Earlier today (technically yesterday by the time you read this), I spent some time reading an article on sustainability and seafood, which prompted me to write this little bit on an associated topic: the Monterey Bay Aquarium and their Seafood Watch app (android market/apple store). The Monterey Bay Aquarium is one of the leaders in the sustainability discussion as it pertains to seafood. They have launched a number of initiatives and have a hand in the food served at quite a number of seafood restaurants all over the country.
Project FishMap and the Seafood Watch app is an attempt to take their sustainable seafood recommendations and put them at the tip of your fingers in the most accessible way possible. The app helps you not only see what seafood (even sushi) they consider ocean-friendly and then helps you find nearby restaurants that are sustainable conscious (or not for that matter). Last but not least, they crowdsource information so that you can update your findings on the app and let other people know about it. For those without an iPhone or android, you can use the mobile site.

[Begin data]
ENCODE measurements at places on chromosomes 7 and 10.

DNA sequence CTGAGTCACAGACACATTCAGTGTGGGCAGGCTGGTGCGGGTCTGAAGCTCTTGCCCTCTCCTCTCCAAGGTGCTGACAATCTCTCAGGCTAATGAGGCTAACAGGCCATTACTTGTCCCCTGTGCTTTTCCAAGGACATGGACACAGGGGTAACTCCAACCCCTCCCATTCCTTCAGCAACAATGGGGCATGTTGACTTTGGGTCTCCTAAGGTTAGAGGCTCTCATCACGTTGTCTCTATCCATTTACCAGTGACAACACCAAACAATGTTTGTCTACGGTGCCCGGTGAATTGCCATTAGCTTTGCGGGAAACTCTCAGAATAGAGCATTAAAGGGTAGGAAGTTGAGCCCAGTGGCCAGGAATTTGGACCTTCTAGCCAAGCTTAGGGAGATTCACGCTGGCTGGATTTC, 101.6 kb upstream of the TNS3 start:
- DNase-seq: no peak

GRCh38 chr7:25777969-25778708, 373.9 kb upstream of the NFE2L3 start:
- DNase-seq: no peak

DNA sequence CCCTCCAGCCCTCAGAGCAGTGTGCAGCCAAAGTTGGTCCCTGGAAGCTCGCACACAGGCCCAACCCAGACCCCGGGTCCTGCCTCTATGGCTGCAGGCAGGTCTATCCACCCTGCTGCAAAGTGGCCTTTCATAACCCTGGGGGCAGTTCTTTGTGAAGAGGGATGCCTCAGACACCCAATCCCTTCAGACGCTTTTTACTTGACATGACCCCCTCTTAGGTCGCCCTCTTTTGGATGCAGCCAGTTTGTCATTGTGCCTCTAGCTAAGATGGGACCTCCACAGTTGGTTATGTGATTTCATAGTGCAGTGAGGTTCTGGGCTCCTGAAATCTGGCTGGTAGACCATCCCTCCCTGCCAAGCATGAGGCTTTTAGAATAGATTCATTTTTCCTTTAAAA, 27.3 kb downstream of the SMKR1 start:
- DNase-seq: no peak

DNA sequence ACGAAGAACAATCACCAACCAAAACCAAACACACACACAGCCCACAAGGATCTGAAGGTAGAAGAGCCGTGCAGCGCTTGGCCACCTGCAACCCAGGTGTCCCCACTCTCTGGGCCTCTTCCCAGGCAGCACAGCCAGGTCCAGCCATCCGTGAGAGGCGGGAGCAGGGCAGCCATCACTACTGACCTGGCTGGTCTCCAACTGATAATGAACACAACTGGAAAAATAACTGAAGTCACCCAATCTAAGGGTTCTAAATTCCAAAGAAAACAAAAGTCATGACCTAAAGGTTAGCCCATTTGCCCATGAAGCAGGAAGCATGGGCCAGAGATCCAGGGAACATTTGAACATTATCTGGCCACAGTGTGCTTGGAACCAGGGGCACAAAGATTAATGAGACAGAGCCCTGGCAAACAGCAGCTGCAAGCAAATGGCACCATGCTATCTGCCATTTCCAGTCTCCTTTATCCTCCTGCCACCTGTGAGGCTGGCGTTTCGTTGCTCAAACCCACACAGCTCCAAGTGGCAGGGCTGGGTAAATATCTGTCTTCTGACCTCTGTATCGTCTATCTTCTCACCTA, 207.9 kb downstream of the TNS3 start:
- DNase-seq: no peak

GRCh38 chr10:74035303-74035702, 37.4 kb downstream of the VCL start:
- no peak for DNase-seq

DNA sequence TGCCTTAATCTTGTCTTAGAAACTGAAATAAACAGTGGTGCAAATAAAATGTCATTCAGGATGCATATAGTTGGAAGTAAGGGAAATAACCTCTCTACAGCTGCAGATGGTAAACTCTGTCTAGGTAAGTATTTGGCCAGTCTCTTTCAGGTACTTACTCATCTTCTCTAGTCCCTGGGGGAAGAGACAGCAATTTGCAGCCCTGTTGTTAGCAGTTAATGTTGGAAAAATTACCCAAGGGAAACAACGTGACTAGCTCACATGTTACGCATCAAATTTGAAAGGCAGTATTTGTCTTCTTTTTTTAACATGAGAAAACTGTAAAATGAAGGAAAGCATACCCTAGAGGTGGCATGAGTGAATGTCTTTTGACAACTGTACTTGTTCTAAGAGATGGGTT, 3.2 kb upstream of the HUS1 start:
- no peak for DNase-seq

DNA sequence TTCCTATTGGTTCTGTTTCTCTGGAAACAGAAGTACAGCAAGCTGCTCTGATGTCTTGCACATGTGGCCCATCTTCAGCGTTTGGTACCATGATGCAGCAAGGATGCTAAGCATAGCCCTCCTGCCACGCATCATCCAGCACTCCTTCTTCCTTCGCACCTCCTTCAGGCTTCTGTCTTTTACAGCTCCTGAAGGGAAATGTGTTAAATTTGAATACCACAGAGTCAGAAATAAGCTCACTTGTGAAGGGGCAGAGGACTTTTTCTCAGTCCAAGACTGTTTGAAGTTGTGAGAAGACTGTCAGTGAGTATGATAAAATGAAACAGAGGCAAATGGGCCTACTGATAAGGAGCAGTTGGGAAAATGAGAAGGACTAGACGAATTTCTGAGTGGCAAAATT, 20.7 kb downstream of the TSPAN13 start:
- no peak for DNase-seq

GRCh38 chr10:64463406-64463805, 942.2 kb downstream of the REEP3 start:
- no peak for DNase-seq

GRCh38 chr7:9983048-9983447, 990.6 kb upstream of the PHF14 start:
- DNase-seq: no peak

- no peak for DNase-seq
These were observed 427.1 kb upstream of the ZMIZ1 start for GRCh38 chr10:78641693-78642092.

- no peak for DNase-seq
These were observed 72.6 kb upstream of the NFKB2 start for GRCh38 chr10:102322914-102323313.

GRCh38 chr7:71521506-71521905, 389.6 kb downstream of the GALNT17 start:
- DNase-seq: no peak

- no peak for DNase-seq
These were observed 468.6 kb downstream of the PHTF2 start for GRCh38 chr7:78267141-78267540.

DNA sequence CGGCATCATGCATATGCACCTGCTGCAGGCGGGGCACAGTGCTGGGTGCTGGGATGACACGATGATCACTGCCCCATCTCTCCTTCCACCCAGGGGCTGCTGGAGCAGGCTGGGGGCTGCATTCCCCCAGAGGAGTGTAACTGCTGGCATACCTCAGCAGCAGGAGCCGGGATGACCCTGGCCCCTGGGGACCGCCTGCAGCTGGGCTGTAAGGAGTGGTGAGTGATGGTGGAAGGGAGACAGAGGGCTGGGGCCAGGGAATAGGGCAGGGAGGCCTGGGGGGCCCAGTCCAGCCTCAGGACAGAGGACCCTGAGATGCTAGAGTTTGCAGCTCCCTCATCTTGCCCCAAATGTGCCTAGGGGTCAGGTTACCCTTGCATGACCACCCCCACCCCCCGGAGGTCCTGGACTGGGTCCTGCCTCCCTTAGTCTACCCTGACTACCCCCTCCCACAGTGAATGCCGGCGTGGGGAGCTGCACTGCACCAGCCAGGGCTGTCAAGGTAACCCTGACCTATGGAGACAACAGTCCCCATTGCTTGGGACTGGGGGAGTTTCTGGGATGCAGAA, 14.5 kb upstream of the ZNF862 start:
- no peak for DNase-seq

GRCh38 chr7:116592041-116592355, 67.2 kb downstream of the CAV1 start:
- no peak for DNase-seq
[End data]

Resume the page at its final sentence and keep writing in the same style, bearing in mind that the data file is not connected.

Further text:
DOWNLOAD: android market / apple store
More on Sustainable Seafood
Now, as that article by The Passionate Foodie will tell you, sustainability is a hotly debated topic. It’s been turned into a buzz word and much of the accepted “facts” aren’t really accepted (or even facts). So while I can’t universally back the list of seafood listed as sustainable, I believe Seafood Watch is a great tool for those looking to educate themselves a little bit more. For those of you not as technically inclined, you can find pocket guides and online tools on MBA’s website.
While not perfect, the Aquarium’s Seafood watch app is a great start. The Aquarium has taken great strides to update their information every six-months, so this should be relatively fresh (HA – I made a pun!) information.
For more info on seafood sustainability, take some time to read through a few of the Passionate’s posts on sustainability. They are in depth, highly informative, and he has a huge TRUST factor in my book. He never takes anything at face value, and does his best to present a balanced take on whatever the topic at hand is. (show him some @ love)
Moreover, get on the interwebs and start searching. Learn what sustainability actually is and how it affects (and effects) you. Here are some good reads: